Peter’s maiden speech on the day of Pentecost was a conscious undoing of his denials, and consciously motivated by the experience of forgiveness which he knew he had received. Having been converted, he was now strengthening his Jewish brethren. He went and stood literally a stone’s thrown from the High Priest’s house, and stood up and declared to the world his belief that Jesus was and is Christ. Peter also preached in Solomon’s Porch, the very place where the Lord had declared Himself to Israel as their Saviour (Jn. 10:33; Acts 5:12). Peter at the time of his denials had been "afar off" from the Lord Jesus (Mt. 26:58; Mk. 14:54; Lk. 22:54- all the synoptics emphasize this point). Peter's denials would've been the talk of the town in Jerusalem. So when in Acts 2:39 he says that there is a promised blessing for "all" that are far off... I think he's alluding back to himself, setting himself up as a pattern for all other sinners to find salvation. That's perhaps why he talks of "all" [those others] who are [also] "far off" [as he had been]. He could've just spoken of "they" or "those" who are far off. But the use of "all" may suggest he is hinting that the audience follow his pattern. This, in Peter's context, makes the more sense if we see one of the aspects of the promised Spirit blessing as that of forgiveness and salvation- as in Acts 3:25,26, the blessing was to be turned away from sins. When Peter speaks of how the Lord Jesus will ‘turn away’ sinners from their sins (Acts 3:26), he is using the very word of how the Lord Jesus told him to “put up again” his sword (Mt. 26:52), thereby turning Peter away from his sin. Peter’s appeal for repentance and conversion was evidently allusive to his own experience of conversion (Lk. 22:32 cp. Acts 3:19; 9:35). In this he was following the pattern of David, who sung his ‘Maschil’ (teaching) psalms after his forgiveness in order to convert sinners unto Yahweh (Ps. 51:13). Like Peter, David did so with his sin ever before him, with a broken and contrite heart (Ps. 51:3,17). He invited them to seek forgiveness for their denial of their Lord, just as he had done. He dearly wished them to follow his pattern, and know the grace he now did. He reminds his sheep of how they are now “returned” (s.w. ‘converted’) to the Lord Jesus (1 Pet. 2:25), just as he had been. His experience of the Lord’s gracious spirit inspired him. It had been generous spirited of the Lord to pray on the cross: “Father, forgive them, for they know not what they do”. He may have meant they were relatively ignorant, or it may be that He felt they were so blinded now that the recognition of Him they once had had was now not operating. And Peter, who probably heard with amazement those words from the cross as he beheld the Lord’s sufferings, found the same generous spirit to men whom naturally he would have despised: “In ignorance ye did it” (Acts 3:17 cp. Lk. 23:34).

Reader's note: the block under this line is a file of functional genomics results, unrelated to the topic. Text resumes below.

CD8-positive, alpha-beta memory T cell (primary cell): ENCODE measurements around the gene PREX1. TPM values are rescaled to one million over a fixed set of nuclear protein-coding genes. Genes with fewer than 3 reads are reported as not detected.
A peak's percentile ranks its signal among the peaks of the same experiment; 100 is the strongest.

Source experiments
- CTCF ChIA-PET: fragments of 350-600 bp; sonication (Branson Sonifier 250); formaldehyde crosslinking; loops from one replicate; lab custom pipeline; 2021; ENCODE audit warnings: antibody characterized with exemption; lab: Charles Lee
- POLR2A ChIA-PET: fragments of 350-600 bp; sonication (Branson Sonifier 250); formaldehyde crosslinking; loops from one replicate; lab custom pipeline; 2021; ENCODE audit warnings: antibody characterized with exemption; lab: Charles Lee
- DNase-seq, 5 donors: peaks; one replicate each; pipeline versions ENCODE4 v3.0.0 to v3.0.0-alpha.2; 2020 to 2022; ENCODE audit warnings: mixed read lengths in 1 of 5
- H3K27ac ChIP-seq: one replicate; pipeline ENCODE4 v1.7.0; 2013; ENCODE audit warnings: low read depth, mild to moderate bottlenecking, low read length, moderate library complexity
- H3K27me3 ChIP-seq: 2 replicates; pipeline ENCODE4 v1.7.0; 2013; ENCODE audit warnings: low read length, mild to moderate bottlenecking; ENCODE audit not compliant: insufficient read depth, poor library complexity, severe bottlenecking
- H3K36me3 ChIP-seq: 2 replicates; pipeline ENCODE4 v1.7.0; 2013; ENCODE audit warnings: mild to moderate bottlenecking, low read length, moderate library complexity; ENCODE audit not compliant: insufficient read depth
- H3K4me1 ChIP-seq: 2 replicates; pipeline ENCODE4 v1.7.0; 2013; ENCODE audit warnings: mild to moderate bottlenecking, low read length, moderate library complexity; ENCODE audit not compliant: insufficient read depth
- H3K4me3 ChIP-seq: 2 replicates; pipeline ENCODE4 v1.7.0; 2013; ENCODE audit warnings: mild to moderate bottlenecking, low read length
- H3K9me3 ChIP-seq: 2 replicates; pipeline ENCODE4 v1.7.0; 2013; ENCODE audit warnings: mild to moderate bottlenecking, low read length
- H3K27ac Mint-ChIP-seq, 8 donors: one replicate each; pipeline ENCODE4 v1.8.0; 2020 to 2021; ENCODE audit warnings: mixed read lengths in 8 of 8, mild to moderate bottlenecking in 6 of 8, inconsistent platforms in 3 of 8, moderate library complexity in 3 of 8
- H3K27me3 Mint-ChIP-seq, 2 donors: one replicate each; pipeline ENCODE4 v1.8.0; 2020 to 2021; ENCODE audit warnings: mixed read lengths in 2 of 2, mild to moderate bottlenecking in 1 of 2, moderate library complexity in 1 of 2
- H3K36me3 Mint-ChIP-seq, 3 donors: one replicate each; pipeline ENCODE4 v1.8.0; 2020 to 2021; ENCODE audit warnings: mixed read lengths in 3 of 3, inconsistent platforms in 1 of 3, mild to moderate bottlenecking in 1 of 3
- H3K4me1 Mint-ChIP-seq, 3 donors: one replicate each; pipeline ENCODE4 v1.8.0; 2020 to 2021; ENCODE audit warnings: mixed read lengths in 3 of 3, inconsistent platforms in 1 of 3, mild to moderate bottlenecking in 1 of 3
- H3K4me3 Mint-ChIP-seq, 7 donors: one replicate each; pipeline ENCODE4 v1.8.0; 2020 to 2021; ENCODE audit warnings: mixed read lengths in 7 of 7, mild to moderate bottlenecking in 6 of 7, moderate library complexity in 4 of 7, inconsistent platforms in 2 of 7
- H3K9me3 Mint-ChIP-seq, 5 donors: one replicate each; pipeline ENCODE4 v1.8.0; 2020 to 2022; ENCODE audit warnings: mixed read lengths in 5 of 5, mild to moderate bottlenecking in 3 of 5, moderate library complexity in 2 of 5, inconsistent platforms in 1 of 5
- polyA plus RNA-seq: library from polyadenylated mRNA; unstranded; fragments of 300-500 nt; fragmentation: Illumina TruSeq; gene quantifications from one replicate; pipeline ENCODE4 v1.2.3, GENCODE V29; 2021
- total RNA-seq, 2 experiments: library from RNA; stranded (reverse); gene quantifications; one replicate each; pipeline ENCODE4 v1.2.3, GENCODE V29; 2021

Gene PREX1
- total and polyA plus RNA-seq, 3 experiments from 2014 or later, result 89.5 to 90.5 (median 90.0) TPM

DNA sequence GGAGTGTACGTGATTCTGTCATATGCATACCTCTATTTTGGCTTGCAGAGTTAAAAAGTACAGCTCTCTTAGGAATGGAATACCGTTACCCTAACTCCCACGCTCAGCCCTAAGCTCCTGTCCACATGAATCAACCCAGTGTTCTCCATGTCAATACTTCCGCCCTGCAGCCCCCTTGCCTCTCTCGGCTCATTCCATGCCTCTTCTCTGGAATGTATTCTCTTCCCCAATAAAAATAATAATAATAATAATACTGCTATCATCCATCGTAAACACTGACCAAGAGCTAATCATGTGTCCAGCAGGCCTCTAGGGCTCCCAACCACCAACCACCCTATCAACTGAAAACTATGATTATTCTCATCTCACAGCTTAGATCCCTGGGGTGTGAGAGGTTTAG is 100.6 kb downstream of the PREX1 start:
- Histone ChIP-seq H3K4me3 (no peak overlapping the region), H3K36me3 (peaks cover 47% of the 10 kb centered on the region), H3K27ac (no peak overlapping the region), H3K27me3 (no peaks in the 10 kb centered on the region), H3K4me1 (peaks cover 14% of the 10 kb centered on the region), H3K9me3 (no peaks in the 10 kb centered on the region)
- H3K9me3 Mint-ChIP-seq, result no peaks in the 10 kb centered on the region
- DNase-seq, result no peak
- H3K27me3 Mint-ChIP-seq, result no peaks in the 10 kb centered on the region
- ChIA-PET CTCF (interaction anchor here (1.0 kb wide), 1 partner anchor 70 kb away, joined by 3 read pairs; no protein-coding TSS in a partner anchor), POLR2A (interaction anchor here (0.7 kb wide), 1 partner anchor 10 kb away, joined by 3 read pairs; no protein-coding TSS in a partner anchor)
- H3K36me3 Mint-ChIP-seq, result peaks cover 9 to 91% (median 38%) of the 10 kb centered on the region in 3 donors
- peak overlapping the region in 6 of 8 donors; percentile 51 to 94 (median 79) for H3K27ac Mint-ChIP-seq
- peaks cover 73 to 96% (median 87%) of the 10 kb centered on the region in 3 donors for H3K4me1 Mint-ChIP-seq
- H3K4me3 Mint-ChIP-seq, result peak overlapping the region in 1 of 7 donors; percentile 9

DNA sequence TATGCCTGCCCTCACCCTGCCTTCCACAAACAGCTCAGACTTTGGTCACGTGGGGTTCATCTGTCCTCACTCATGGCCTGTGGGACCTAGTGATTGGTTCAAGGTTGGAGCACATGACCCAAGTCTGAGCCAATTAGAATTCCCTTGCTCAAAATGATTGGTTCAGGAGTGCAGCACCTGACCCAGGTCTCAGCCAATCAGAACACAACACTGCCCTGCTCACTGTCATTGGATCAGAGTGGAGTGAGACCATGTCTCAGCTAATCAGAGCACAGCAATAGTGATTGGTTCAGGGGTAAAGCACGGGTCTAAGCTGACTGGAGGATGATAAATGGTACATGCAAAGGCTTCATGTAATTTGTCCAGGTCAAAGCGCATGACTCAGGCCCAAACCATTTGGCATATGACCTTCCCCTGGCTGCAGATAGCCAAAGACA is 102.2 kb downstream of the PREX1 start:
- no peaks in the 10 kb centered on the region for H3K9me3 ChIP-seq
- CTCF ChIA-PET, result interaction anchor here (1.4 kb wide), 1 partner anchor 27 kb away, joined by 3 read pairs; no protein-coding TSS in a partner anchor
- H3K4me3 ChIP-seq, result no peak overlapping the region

Peter would have reflected how his denial had been in spite of the fact that the Lord had prayed he wouldn’t do it- even though He foresaw that Peter would. Just a short time before the denials He had commented, probably in earshot of Peter and John, “ask them which heard me, what I spake unto them” (Jn. 18:21 RV). Perhaps He nodded towards them both as He said it, to encourage them to speak up rather than slip further into the temptation of keeping quiet. He had used the same phrase earlier, just hours before: “These things have I spoken unto you” (Jn. 16:33).


(1) This theme is discussed at length in ‘We’re All Preachers’ and ‘The Humility Of The Gospelin From Milk To Meat. Peter’s confidence in preaching to the wise of this world in his a-grammatos way is continued in the way his letters stress that the only true knowledge is that of Christ (2 Pet. 1:5,6; 3:18). He was writing in response to the Gnostic heresy that ‘gnosis’ , knowledge, enlivens the eternal spark within man until a man’s knowledge becomes his ‘immortal soul’. Peter didn’t leave this for the more erudite to combat. Like an illiterate peasant farmer unashamedly challenging atheistic evolution, Peter powerfully made his point.